Q: You touched upon the fact that it is sometimes difficult to do business in Sri Lanka and this is borne out by our FDI numbers. What are your three top policy priorities to attract investment? 

A: Openness and transparency we have already talked about. I think what is separate but related is a distinct decision making pathway. If I take the rail project as an example it has been underway for eight years. We are talking about only 12 locomotives. The country needs more locomotives, I don’t think anyone disputes that, and at some point you have to make a decision and move on. I think having a clear path to decision making is very important to investors. GE operates in 180 countries. We have to go where the opportunities are and where we can see a path to getting something done. 

We don’t want to short-circuit the process, we believe completely in ethical and transparent business practices. But, if you look at the rail deal as an example, it has been very complicated and the path to a decision has not always been clear. So one important message is, have a time frame and stick to it and make a decision. In a big complicated tender it is always possible to pick one line or one part, which someone can object to.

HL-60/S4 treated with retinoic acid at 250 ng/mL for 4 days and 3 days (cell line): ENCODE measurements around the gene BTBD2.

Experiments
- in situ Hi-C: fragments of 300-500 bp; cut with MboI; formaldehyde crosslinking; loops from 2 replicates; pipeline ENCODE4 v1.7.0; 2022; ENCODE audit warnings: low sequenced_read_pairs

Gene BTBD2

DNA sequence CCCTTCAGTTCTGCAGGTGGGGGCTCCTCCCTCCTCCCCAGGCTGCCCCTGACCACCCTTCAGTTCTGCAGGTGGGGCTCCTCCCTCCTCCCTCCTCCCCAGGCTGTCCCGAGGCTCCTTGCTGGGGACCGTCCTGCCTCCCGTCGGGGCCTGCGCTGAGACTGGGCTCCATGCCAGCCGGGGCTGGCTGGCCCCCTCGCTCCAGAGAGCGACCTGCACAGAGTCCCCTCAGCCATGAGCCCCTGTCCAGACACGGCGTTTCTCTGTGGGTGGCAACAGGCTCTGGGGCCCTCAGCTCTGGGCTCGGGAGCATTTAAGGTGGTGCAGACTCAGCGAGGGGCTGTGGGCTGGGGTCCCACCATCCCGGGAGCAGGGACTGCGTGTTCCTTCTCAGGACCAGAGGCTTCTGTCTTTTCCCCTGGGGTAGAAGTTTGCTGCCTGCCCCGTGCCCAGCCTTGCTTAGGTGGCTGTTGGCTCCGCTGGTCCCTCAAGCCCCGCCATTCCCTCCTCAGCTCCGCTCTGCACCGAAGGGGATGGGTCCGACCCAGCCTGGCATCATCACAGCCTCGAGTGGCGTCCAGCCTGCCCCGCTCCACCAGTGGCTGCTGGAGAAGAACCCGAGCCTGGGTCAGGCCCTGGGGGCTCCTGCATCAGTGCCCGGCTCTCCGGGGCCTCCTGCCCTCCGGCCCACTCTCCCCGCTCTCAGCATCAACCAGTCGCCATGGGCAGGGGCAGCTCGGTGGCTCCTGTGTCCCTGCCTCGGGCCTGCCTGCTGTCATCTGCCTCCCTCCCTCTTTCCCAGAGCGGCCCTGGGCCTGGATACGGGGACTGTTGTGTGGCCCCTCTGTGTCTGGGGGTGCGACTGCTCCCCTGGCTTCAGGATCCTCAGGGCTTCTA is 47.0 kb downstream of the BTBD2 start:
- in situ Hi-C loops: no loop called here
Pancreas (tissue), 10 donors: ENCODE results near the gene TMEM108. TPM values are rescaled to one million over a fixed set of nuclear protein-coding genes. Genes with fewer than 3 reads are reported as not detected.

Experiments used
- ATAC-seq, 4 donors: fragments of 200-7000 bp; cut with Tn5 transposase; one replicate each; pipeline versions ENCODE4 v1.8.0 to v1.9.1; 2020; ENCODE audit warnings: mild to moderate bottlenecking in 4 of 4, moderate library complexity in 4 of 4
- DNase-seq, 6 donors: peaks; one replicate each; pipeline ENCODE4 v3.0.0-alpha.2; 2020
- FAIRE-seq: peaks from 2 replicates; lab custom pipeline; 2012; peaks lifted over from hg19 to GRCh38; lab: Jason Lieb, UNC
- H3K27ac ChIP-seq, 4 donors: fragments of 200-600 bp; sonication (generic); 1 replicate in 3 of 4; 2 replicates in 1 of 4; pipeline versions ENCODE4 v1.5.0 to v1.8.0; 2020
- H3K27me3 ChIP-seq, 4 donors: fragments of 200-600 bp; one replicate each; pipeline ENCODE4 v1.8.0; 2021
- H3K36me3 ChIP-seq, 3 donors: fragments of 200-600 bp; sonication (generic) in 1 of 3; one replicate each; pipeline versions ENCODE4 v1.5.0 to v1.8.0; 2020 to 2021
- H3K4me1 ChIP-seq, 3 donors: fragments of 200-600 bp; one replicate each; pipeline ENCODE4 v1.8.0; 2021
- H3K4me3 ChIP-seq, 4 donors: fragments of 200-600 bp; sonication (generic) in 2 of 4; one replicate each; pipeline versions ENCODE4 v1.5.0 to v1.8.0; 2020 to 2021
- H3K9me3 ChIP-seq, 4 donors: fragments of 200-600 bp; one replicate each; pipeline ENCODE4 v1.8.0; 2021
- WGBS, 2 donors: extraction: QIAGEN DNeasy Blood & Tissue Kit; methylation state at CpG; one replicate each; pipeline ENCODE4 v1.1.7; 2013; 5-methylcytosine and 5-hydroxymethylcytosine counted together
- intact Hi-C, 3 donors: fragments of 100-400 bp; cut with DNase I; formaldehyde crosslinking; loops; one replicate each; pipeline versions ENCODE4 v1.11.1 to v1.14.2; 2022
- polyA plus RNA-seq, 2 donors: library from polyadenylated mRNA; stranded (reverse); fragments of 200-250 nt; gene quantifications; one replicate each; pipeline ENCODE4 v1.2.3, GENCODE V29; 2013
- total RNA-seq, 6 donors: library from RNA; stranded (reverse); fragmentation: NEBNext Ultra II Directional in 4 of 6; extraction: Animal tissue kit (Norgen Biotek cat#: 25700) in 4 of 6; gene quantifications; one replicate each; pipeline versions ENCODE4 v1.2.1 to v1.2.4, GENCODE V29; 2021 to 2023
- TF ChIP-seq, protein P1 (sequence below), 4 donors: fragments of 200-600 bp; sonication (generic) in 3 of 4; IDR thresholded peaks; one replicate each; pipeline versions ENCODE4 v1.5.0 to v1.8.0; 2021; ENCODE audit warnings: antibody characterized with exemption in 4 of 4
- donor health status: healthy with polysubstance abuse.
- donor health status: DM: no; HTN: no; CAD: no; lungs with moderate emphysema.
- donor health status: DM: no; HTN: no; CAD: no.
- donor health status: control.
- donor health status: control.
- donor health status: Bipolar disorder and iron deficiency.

However, you shouldn’t be able to object to technical specifications and price but there are all sorts of other factors that go into it, and it is very easy for people who have their own interests at stake to pick it apart. At some point the Government has to say, “No, we’ve gone far enough. This is a bonafide good proposal and we have to live with that result.” I think certainly in terms of the rail deal the time for that is now. Making the sort of commitments that will facilitate the financing that these projects need including watertight agreements. 

We believe new technology will allow for a substantial reduction in tariffs and the final analysis will be very attract for the Government and to the citizens that have to ultimately pay the bill. The kind of commitments that will facilitate this managed equipment services in healthcare, if you are willing to say “we will commit to give you so much for each scan or use of equipment,” then it’s easier for investors like us to line up and say “well now we can understand how this will work” and we can make an investment and get a reasonable but not exorbitant return on that investment. That is what FDI requires.